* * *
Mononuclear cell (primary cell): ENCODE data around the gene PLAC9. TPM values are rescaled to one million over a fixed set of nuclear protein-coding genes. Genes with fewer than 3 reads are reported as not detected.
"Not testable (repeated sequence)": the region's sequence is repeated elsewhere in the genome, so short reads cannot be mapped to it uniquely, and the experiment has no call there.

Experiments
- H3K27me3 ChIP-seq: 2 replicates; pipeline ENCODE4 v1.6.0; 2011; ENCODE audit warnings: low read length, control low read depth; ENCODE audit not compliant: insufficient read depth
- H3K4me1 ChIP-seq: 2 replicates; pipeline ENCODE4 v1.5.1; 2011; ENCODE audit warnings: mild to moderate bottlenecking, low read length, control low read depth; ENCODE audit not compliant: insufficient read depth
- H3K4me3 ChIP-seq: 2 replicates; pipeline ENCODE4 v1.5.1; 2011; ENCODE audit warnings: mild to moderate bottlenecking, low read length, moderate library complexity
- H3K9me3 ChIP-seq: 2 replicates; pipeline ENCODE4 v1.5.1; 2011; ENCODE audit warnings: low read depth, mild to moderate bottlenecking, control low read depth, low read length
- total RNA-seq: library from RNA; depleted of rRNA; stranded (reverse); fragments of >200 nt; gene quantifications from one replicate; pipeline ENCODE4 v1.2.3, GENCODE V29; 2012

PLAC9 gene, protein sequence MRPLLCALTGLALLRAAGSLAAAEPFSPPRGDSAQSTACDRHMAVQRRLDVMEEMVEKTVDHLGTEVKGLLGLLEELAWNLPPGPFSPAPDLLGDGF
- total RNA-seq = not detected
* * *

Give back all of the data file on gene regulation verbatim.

Mononuclear cell (primary cell): ENCODE data around the gene PLAC9. TPM values are rescaled to one million over a fixed set of nuclear protein-coding genes. Genes with fewer than 3 reads are reported as not detected.
"Not testable (repeated sequence)": the region's sequence is repeated elsewhere in the genome, so short reads cannot be mapped to it uniquely, and the experiment has no call there.

Experiments
- H3K27me3 ChIP-seq: 2 replicates; pipeline ENCODE4 v1.6.0; 2011; ENCODE audit warnings: low read length, control low read depth; ENCODE audit not compliant: insufficient read depth
- H3K4me1 ChIP-seq: 2 replicates; pipeline ENCODE4 v1.5.1; 2011; ENCODE audit warnings: mild to moderate bottlenecking, low read length, control low read depth; ENCODE audit not compliant: insufficient read depth
- H3K4me3 ChIP-seq: 2 replicates; pipeline ENCODE4 v1.5.1; 2011; ENCODE audit warnings: mild to moderate bottlenecking, low read length, moderate library complexity
- H3K9me3 ChIP-seq: 2 replicates; pipeline ENCODE4 v1.5.1; 2011; ENCODE audit warnings: low read depth, mild to moderate bottlenecking, control low read depth, low read length
- total RNA-seq: library from RNA; depleted of rRNA; stranded (reverse); fragments of >200 nt; gene quantifications from one replicate; pipeline ENCODE4 v1.2.3, GENCODE V29; 2012

PLAC9 gene, protein sequence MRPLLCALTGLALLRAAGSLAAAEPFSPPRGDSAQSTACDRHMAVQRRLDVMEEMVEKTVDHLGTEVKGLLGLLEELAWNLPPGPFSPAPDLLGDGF
- total RNA-seq = not detected